K-HITS Jock Dies. There will be a celebration of life on November 14 at the San Fernando Moose Lodge for John Lyle Campbell. John worked at KHTZ (K-HITS) from 1983-86. He died on July 19, 2018 in Sherman Oaks of natural causes. He was 63.
John was born in 1955 in Cohoes, New York. “John loved radio!” according to his sister, Charlotte. He got his initial on-air experience on the campus station while attending Hudson Valley. In Albany, New York he worked at WHRL, WABY, and WSNY.
In 1975, the lure of Hollywood drew him to Southern California. His booming voice enabled him to find work in LA at KRLA, KHTZ and KSRF, KWNK-Simi Valley and in San Bernardino at KMEN. He was a proud member of SAG for many years and appeared in many movies, most notably Absolute Power, Logan’s Run and The Rock. And he worked on many tv shows.
For the last 14 years of his life, John was employed at the law office of Richard M. Lester. “John had a heart of gold. He was quirky, opinionated, interesting, passionate and lovable, always smiling or grinning. He was a ‘walking encyclopedia’ with regard to old movies and old tv shows especially. Give him a title, he knew the actors, the director and the year it came out,” his sister continued. “John leaves behind many desolate co-workers, good friends close and afar and a family that never got to say goodbye.”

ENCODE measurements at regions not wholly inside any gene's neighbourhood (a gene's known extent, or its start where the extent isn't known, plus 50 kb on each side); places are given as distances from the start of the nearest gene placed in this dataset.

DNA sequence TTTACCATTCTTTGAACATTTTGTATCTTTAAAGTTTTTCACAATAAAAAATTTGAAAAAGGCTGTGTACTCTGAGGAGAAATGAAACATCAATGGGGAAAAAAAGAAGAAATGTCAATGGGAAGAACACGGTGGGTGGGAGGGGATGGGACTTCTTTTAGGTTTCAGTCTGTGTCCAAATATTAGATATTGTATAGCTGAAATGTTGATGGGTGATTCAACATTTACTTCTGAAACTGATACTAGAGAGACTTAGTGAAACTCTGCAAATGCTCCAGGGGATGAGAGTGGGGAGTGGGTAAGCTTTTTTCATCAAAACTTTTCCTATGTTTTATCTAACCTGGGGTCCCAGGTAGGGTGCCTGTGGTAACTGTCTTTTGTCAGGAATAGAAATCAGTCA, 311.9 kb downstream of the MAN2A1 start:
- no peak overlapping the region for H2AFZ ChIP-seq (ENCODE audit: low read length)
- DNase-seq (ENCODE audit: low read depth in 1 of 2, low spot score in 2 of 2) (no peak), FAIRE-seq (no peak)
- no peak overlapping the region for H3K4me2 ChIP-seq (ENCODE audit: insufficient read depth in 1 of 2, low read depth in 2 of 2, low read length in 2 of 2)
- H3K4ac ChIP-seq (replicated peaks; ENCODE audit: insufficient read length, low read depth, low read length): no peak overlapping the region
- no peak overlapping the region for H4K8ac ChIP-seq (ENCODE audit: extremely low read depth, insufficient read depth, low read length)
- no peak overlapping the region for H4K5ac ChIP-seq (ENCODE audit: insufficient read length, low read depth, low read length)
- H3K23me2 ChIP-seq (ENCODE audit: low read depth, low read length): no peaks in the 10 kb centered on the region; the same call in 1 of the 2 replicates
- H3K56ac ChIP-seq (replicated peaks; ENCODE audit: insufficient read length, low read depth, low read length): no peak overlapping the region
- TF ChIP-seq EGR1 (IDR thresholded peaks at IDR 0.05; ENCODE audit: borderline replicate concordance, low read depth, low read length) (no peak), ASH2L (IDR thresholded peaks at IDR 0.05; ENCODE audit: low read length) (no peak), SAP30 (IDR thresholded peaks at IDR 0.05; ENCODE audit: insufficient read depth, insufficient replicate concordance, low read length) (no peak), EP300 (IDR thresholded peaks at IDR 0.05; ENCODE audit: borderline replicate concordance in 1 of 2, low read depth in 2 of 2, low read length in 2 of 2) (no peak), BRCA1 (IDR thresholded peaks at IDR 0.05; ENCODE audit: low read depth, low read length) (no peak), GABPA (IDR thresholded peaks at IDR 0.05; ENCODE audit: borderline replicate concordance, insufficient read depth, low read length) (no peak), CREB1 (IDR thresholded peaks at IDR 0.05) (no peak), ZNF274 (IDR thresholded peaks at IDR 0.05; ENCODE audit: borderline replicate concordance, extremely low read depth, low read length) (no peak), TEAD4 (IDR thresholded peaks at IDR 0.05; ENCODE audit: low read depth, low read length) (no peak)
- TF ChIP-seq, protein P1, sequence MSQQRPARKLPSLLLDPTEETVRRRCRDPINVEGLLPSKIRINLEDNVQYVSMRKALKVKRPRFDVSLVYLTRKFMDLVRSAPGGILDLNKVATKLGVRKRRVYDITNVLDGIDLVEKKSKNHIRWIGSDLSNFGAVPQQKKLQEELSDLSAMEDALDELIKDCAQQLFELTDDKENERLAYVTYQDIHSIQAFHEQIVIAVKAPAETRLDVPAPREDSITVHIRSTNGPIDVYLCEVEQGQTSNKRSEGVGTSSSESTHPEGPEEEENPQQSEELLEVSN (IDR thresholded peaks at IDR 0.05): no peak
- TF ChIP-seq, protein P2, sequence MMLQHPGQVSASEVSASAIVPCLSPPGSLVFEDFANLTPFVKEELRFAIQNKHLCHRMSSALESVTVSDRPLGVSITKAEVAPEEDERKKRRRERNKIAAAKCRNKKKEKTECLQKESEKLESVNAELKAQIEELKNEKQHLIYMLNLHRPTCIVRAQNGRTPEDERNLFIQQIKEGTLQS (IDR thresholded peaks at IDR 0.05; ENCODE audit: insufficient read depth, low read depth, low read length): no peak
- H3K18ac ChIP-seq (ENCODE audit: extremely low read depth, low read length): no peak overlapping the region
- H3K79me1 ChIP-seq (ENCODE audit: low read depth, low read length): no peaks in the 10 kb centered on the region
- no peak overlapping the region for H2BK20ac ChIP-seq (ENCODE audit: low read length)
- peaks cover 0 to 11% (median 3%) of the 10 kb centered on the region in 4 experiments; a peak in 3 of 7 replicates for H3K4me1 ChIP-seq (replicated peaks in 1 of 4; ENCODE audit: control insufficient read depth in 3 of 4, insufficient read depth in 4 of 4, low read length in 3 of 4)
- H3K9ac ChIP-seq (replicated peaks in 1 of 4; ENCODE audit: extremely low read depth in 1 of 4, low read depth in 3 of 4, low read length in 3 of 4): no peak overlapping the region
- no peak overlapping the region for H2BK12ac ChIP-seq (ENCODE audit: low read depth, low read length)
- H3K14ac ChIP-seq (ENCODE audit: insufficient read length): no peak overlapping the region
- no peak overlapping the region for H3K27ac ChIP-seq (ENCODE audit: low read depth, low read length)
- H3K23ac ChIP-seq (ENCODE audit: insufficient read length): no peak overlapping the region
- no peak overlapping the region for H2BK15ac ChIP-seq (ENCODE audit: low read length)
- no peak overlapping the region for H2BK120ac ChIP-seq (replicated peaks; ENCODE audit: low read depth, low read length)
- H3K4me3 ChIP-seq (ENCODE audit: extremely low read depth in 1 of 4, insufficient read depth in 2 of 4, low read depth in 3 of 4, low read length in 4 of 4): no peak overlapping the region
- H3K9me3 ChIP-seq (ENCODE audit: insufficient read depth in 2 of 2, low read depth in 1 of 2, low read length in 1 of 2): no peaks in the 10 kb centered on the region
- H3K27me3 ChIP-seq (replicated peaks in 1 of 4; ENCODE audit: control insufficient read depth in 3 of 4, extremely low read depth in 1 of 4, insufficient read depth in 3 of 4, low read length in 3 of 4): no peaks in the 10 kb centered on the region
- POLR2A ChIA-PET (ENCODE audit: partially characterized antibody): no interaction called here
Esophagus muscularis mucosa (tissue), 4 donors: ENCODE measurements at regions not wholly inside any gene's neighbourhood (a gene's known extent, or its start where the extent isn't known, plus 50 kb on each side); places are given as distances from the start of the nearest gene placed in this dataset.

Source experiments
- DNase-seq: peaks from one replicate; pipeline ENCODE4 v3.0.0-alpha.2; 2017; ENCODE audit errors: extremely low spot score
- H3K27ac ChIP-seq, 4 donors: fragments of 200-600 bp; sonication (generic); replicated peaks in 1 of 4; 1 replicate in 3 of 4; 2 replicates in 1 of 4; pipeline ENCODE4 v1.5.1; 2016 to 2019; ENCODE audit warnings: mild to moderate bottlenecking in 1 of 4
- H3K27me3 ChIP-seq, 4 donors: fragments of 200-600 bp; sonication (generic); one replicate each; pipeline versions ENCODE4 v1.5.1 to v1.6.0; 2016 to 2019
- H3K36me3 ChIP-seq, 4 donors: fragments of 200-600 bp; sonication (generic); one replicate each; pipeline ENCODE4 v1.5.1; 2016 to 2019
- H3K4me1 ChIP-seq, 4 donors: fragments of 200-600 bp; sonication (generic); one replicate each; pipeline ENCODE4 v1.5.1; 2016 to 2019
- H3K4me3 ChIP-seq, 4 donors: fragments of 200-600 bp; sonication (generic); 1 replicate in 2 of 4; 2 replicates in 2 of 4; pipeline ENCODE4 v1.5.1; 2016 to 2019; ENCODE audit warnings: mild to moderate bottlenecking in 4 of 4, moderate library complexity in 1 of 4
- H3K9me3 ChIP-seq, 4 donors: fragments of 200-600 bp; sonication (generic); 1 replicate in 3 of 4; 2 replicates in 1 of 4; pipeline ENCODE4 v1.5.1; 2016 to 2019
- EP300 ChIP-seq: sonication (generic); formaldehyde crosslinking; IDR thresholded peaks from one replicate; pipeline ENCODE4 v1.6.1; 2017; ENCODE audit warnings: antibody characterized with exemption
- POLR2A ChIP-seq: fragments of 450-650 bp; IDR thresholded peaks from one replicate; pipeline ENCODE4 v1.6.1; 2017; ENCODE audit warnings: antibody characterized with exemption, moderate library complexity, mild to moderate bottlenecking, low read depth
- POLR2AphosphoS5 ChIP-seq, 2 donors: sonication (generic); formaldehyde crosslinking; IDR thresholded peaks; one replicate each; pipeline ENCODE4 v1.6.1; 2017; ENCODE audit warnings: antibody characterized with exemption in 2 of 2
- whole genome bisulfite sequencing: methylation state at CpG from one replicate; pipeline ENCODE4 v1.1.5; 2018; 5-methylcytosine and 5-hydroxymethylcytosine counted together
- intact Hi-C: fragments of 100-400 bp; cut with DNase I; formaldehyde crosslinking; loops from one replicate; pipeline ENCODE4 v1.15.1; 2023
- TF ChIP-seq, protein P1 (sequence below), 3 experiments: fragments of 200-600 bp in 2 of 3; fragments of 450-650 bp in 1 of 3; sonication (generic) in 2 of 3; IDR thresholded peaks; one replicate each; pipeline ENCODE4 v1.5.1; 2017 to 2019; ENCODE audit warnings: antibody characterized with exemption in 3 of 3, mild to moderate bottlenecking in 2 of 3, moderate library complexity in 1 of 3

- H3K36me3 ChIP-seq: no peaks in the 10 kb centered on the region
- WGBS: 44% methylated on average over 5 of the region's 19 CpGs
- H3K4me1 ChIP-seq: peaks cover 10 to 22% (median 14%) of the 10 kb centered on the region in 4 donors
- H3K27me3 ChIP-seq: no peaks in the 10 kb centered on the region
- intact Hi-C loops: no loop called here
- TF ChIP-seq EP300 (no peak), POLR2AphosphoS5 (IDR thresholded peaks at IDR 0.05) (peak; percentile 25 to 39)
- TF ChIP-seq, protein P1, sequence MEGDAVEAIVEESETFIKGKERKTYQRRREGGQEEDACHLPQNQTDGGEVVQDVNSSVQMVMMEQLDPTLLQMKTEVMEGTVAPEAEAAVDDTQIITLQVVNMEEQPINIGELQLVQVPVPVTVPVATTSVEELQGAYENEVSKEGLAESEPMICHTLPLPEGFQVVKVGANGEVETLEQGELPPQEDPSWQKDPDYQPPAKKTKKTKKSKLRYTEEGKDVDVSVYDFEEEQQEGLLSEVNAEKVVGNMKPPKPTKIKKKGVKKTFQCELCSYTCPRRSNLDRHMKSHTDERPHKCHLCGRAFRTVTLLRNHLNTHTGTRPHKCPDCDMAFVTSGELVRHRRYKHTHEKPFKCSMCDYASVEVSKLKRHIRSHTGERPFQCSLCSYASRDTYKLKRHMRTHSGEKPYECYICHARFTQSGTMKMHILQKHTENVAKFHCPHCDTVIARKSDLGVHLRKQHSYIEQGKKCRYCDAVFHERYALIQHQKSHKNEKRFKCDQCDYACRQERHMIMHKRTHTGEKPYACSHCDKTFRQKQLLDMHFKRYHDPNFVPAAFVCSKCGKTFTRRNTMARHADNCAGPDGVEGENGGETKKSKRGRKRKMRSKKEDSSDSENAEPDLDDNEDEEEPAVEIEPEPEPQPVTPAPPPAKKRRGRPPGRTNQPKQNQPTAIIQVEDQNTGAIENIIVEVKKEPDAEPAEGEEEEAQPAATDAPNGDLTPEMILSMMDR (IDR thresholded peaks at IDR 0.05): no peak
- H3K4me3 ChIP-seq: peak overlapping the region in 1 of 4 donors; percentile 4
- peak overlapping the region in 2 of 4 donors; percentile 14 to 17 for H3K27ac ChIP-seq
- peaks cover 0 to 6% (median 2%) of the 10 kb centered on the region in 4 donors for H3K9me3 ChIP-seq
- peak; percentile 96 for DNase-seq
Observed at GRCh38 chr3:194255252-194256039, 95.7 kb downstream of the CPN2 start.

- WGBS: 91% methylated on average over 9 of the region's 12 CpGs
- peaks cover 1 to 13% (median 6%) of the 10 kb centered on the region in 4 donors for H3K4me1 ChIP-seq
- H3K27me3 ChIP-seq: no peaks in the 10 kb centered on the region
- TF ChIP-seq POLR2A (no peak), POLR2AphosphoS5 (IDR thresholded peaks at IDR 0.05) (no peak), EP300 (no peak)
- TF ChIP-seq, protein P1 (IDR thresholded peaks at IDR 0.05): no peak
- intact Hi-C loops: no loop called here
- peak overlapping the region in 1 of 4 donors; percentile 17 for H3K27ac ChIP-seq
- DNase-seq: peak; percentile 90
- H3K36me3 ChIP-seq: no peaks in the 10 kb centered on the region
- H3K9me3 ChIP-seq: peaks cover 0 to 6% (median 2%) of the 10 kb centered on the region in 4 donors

“Bring your memories, sad, funny, ridiculous or poignant. Bring stories of the run-ins, burn-outs, close calls and Runyonesque characters he encountered in LA.” For more information on his Celebration, contact his sister Charlotte at email@example.com.
Former KFI News Director Dies
|(November 6, 2018) Mike